How Long does Rehab Take?
The first thing to recognise in treating addiction is that every individuals needs are different. There is no such thing as a one size fits all and what works for one individual could prove of absolutely no benefit to another. The same is applied to the length of treatment program required to give an individual a firm grounding in recovery.
There are various treatment programs available, and whilst they all work around the same core, which is to address the reasons underpinning someone’s addiction, they can vary greatly in terms of program length and treatment methods used.
The second thing to recognise in treating addiction is that treatment doesn’t stop when a rehab program is completed. Recovery requires a lifelong commitment to live by certain principles and do certain things to maintain a healthy mind, spirit and body.
Addiction Helper includes Aftercare with all of the treatment programs offered. It has been proven that professional support and on-going treatment can really help prevent against relapse in those early and very vulnerable days of sobriety.
What Length of Programs is Available in Rehab?
Stays in rehab can start as little as a 7 day detox, but only were suitable. In the vast majority of cases, a detox is not enough to sustain long term recovery. If you remove alcohol from alcoholic, you’re still left with an alcoholic, albeit a dry one. Alcoholics will drink, as that is the only way that they know how to survive life on a daily basis. Something far more needs to be achieved in terms of the individuals thinking and coping skills if they are to stand a chance at long term sobriety. A detox alone is unlikely to achieve this.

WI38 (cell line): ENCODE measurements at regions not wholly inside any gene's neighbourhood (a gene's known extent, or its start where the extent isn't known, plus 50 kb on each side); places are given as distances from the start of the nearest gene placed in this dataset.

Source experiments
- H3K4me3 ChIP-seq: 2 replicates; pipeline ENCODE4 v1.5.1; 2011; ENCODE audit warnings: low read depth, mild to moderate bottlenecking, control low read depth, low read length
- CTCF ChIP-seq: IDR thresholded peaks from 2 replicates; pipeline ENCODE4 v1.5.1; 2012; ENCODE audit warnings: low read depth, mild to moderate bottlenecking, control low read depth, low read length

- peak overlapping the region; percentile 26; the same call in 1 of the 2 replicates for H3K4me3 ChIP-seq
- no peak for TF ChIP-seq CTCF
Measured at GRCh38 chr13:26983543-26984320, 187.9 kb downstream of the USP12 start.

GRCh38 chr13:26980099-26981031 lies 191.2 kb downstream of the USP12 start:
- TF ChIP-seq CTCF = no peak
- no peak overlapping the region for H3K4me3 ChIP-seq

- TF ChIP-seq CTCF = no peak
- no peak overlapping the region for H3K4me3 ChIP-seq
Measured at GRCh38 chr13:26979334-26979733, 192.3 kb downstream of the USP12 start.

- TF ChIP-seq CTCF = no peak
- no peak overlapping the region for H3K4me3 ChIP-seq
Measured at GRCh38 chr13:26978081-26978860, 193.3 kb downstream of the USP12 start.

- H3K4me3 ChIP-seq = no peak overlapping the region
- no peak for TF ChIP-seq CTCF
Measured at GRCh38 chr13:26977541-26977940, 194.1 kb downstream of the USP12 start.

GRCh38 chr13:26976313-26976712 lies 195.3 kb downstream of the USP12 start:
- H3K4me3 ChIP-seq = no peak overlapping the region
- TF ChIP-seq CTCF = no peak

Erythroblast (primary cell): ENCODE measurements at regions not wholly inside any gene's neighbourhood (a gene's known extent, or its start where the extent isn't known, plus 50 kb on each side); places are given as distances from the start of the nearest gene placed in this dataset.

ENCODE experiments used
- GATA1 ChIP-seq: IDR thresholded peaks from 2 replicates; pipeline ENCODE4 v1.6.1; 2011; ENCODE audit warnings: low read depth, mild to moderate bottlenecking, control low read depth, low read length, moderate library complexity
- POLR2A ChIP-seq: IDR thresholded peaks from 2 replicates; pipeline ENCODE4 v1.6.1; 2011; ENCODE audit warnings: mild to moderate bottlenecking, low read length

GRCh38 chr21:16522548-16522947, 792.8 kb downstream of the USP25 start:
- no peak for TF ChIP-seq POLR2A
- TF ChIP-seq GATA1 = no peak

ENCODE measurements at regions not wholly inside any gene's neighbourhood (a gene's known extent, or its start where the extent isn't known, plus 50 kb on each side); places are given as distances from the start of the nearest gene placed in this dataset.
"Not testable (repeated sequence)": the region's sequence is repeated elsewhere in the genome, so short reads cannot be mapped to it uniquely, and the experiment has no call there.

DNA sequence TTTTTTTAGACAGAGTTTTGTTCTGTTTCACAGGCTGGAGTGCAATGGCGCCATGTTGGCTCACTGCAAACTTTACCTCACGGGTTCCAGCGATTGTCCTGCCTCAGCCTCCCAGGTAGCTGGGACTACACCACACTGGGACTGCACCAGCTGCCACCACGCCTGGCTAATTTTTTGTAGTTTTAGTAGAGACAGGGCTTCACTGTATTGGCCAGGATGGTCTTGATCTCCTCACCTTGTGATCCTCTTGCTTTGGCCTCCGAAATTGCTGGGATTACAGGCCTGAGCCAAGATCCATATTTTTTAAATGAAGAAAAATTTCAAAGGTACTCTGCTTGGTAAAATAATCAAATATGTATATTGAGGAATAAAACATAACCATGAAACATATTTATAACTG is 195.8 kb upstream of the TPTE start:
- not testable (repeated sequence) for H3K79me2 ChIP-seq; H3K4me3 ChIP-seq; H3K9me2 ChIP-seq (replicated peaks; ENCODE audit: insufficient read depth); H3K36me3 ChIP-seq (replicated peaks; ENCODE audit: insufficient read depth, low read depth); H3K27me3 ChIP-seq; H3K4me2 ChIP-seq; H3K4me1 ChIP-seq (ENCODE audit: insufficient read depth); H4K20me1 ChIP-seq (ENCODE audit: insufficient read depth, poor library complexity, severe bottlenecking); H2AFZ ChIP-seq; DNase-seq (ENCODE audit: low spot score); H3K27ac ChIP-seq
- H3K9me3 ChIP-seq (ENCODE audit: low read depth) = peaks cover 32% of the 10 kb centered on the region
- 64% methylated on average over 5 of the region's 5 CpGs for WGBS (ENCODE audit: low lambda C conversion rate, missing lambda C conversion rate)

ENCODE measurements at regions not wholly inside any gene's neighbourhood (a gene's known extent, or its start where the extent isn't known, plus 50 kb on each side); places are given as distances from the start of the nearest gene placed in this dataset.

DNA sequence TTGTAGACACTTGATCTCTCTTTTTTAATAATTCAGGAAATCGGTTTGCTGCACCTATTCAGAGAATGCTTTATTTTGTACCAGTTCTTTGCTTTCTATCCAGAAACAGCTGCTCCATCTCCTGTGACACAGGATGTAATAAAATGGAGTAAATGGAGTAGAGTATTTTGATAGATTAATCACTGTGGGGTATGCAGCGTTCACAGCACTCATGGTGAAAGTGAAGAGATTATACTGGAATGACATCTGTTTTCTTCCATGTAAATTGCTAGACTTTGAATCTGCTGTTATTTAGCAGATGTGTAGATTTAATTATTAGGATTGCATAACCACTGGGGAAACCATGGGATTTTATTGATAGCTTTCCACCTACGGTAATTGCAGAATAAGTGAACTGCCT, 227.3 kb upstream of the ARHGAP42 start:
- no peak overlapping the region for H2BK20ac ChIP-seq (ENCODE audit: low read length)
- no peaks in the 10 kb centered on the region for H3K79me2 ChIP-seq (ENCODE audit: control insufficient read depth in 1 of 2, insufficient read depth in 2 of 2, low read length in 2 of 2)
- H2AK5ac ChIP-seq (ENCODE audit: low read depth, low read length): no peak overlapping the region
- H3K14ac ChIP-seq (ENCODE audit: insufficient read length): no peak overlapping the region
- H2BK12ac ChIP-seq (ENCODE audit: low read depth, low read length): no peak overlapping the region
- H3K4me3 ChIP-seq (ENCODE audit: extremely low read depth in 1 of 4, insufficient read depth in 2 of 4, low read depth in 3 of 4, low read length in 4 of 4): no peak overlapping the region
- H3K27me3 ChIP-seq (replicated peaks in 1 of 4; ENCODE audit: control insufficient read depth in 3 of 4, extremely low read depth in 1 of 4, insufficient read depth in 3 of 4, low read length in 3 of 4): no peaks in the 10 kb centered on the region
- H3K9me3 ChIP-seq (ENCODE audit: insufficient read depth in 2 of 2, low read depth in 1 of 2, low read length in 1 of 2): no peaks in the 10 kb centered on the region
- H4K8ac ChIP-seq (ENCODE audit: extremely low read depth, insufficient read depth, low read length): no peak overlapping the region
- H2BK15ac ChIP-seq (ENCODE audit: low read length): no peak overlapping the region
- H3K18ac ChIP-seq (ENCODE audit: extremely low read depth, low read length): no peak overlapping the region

The general opinion in treating alcoholism or drug addiction is that an individual requiring treatment should consider no less than a 6 week program. This in most cases is sufficient to provide a good understanding of recovery, addiction and the actions required to keep the individual sober and happy in day to day life. It also provides the rehabs therapists, counsellors and doctors with a reasonable period of time in which to achieve substantial change in the persons thinking and actions; as it has long been recognised that this is the crux of the problem that leads to alcoholism and addiction. In short there is no quick fix or miracle cure. Recovery takes time and hard work to achieve.
Most rehabs will offer various programs in addition to detox only, starting at 28 days then, 6 weeks, 8 weeks and 12 week Primary care programs. Some rehabs also offer Secondary and Tertiary care.
For an individual that has relapsed many times, or that has complex mental health or emotional issues, a longer period of rehabilitation may be required. It has been proven that individuals who attend longer programs in rehab have a far better chance at maintaining recovery than those who don’t.
Deciding on your Length of Stay
This can be difficult, as in today’s society we all want problems fixed as quickly and easily as possible. The less disruption to ourselves and others the better. In treating addiction however this is not always possible. Some individuals need time out of their daily life and commitments to concentrate completely on recovering. This is also not a process that can or should be rushed. At addiction Helper we try to discourage callers from the temptation of attending a “Rapid Detox”. The long term sobriety statistics are poor and many individuals fall in to the revolving door trap of repeated detoxes. In our opinion this is a waste of time, money and emotional investment.
When deciding how long to go to rehab for, it is helpful to consult with a professional, such as ourselves. We can advise on an initial recommended period of treatment, based on your treatment needs as an individual. This period of time can always be reviewed once you start treatment, as may be the case that the counsellors and therapist feel after working with you, that you need longer than initially planned. Of course, whether you choose to follow this advice or not is entirely up to you, but the counsellors will advise you if they feel an earlier discharge or completion could jeopardise your recovery.